Tuesday, September 08, 2009

New anti-cancer role for p53

I suppose that just about everyone knows of the important role the p53 protein plays in protecting cells from becoming cancerous. The protein was identified 30 years ago and its gene (TP53) cloned soon thereafter. What's not so widely known is just how complex the operation of p53 in protecting against cancer really is. And very recent research shows the complexity is even more than previously thought.

However, the complexity is to be expected, because evolution doesn't "design" cellular mechanisms to work in a straightforward way. The mechanisms are simply the result of about a billion years of trial and error. Being pretty and elegant was not a criterion for success.

Nature is "hairy", knowing nothing of Occam's Razor, and caring even less. Simplicity is for wimps.

But one thing is clear: p53 plays a large role in preventing, or at least suppressing, the development of cancer. In many types of cancer, p53 is found to have mutations more than 50% of the time. Even if p53 isn't mutated, cancer cells generally have other p53 abnormalities, such as low levels of the protein or the presence of various factors that interfere with its activity.

Until the latest research, there have been two principal ways known in which p53 works against cancer, and several additional minor ways. The two main ways p53 has been known to act are binding to DNA as a transcription factor, and binding directly to certain proteins. And each of these mechanisms can lead to either of two main types of tumor suppression: apoptosis (cell death) and temporary or permanent suspension of the cell cycle, which is the process a cell goes through in order to divide and proliferate.

P53 is primarily a transcription factor. In this role it is found in a cell nucleus and binds to various specific DNA gene promoter regions, in order to direct transcription of the associated gene – the first step in production of proteins from a gene.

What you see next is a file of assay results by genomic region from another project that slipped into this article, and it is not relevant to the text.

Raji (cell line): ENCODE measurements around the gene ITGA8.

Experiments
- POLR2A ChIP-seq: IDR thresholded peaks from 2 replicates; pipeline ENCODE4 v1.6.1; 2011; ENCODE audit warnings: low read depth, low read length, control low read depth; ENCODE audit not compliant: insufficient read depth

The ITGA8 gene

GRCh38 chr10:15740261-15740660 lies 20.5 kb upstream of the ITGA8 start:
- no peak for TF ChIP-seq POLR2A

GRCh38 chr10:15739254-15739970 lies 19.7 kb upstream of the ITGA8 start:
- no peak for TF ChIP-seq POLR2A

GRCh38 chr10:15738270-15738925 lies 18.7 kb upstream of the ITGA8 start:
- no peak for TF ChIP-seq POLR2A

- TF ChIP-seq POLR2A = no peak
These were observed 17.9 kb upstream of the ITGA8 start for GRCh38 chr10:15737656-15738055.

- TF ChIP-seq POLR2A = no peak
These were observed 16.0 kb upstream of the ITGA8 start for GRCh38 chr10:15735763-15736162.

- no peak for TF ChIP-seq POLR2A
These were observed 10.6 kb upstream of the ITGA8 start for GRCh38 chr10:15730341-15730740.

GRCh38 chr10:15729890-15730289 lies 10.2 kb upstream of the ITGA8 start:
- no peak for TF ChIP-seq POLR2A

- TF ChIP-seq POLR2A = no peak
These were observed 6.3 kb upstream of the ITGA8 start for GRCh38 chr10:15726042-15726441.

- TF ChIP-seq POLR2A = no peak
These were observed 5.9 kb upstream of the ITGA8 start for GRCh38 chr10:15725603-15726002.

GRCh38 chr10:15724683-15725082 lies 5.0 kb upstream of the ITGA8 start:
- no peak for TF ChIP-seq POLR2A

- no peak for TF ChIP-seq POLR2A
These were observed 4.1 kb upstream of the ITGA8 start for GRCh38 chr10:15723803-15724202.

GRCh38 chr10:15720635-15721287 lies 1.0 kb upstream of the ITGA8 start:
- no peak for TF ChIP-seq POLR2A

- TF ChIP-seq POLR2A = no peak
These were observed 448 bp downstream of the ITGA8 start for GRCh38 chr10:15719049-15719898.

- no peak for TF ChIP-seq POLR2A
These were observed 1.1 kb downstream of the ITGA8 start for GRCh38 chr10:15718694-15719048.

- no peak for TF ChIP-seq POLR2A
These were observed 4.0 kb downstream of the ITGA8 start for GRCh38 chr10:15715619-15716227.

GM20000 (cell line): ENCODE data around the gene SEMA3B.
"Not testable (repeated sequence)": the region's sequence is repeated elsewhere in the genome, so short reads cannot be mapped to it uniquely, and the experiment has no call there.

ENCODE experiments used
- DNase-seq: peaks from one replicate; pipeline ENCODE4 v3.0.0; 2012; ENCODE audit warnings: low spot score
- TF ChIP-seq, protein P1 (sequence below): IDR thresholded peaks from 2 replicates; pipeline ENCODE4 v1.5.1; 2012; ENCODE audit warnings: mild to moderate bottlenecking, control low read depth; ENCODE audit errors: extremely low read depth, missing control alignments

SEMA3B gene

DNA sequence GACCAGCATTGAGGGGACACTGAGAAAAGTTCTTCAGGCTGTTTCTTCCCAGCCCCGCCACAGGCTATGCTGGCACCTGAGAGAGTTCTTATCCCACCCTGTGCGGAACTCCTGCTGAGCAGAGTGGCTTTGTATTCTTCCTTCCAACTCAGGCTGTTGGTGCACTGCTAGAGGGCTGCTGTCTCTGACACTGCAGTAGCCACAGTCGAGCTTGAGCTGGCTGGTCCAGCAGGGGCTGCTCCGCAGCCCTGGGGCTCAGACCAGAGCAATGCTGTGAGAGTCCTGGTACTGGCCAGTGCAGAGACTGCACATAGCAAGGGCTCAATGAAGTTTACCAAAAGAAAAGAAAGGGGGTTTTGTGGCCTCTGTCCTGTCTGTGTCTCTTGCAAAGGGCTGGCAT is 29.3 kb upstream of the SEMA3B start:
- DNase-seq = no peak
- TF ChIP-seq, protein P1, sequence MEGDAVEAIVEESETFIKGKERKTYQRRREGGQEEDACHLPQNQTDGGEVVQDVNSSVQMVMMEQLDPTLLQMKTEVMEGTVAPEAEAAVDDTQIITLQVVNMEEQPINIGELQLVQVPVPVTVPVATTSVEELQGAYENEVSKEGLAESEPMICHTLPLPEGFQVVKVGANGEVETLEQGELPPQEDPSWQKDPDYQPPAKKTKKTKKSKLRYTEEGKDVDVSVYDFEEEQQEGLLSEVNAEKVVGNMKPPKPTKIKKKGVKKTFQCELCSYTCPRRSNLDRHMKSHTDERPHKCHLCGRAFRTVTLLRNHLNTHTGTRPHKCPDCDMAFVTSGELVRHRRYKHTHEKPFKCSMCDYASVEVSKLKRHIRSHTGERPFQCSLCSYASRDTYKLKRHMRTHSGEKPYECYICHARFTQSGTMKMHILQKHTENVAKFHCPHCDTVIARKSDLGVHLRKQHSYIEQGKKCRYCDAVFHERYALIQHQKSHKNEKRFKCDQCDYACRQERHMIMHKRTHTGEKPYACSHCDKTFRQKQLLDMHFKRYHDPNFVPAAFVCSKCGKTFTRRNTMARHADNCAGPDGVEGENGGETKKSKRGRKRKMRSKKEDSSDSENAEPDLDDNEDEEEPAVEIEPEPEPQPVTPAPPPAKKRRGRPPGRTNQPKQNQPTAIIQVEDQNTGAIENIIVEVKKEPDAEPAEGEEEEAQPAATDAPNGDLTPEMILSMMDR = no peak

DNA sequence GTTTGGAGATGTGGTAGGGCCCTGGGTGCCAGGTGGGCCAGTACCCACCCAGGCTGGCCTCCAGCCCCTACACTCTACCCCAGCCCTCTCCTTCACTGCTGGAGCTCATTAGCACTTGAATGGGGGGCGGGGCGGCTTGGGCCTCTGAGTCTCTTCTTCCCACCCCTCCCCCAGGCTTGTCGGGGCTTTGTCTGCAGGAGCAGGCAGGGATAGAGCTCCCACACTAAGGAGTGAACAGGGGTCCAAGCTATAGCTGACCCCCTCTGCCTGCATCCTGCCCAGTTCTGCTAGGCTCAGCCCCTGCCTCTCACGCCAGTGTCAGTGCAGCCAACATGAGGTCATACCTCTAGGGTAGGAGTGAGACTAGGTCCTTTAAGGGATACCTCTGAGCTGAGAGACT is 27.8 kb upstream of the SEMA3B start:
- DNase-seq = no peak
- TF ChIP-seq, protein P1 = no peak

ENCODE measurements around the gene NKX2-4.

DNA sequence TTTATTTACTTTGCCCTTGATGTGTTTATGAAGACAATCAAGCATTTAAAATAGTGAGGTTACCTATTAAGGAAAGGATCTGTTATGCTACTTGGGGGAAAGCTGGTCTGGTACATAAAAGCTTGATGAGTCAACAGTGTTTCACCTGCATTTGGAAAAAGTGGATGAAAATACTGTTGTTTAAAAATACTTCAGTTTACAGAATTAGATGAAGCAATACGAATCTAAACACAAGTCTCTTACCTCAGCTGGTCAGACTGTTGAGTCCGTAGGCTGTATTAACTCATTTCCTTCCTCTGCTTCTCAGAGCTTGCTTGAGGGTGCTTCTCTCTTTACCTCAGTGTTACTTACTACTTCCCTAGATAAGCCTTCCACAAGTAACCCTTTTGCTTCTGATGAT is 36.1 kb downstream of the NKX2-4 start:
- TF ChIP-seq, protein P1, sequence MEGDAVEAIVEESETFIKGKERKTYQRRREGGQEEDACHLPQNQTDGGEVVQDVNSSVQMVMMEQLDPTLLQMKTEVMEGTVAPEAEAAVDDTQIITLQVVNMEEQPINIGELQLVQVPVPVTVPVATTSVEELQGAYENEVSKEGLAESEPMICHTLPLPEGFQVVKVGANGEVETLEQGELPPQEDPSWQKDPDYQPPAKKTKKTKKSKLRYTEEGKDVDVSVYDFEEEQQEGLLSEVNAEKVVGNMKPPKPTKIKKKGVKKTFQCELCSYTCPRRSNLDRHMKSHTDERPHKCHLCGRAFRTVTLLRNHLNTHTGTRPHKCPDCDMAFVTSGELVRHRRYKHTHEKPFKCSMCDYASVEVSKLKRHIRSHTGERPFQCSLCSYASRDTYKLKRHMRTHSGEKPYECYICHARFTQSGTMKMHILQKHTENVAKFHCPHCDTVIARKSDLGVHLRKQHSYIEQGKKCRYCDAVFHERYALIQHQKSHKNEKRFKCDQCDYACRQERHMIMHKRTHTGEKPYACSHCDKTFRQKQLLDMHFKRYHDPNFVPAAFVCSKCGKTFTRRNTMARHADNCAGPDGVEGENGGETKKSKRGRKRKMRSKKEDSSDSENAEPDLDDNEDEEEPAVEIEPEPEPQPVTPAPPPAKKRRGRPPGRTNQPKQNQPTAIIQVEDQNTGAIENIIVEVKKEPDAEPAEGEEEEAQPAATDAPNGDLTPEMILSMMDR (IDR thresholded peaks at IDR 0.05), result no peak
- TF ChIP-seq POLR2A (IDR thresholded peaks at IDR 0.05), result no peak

The proteins that are expressed as a result of this p53 activity can play a part in either apopotosis or cell cycle control (as well as other functions not directly related to cancer – see here, here, here). Which function is invoked depends on the type of signal that activates the p53. Among the possible conditions that may be signaled are detection of correctable or uncorrectable damage to DNA and detection of chromosome telomeres that are too short.

In addition to binding to DNA as a transcription factor, p53 is also capable of binding directly to other proteins in order to control their behavior. Mainly these proteins are involved with apoptosis, such as members of the Bcl2 family.

P53 itself is actually a family of proteins – there are at least 9 different RNA transcripts that can be derived from the TP53 gene. But one thing that each of these family members have in common is a segment, called the DNA binding domain. It is this part of the p53 that is capable of binding to either DNA or other proteins. (In general, a protein domain is a more-or-less self-sufficient component of a protein. Often the same domain appears in different members of a family of proteins.)

One indication of the importance of this p53 domain is the fact that point mutations (errors involving only a single nucleotide pair) in the part of TP53 that code for the binding domain are the only type of point mutations of p53 that are commonly found in tumors. Errors that affect portions of p53 outside of the binding domain are not associated with cancer.

There's one more thing to note about p53's role as a transcription factor. Namely, the RNA that is transcribed under the direction of p53 is not always messenger RNA (mRNA) that will eventually code for the production of a protein. P53 can also initiate the transcription of genes that code for microRNA (miRNA), which is a single-stranded RNA molecule that's normally only 21 to 23 nucleotides in length. Over 500 different types of miRNA have been found in human cells.

MicroRNA is never translated into a protein. Instead, miRNA molecules regulate the translation of messenger RNA for many different proteins (by binding with the mRNA to prevent translation). It has been known for some time that p53 acts as a transcription factor for the miRNA family known as miR-34. It has also been learned that among the proteins regulated by miR-34 are some found in pathways that lead to apoptosis or cell cycle arrest. The net effect is that miR-34 has tumor-suppressing properties, so this is another way that p53, as a transcription factor, helps suppress tumors.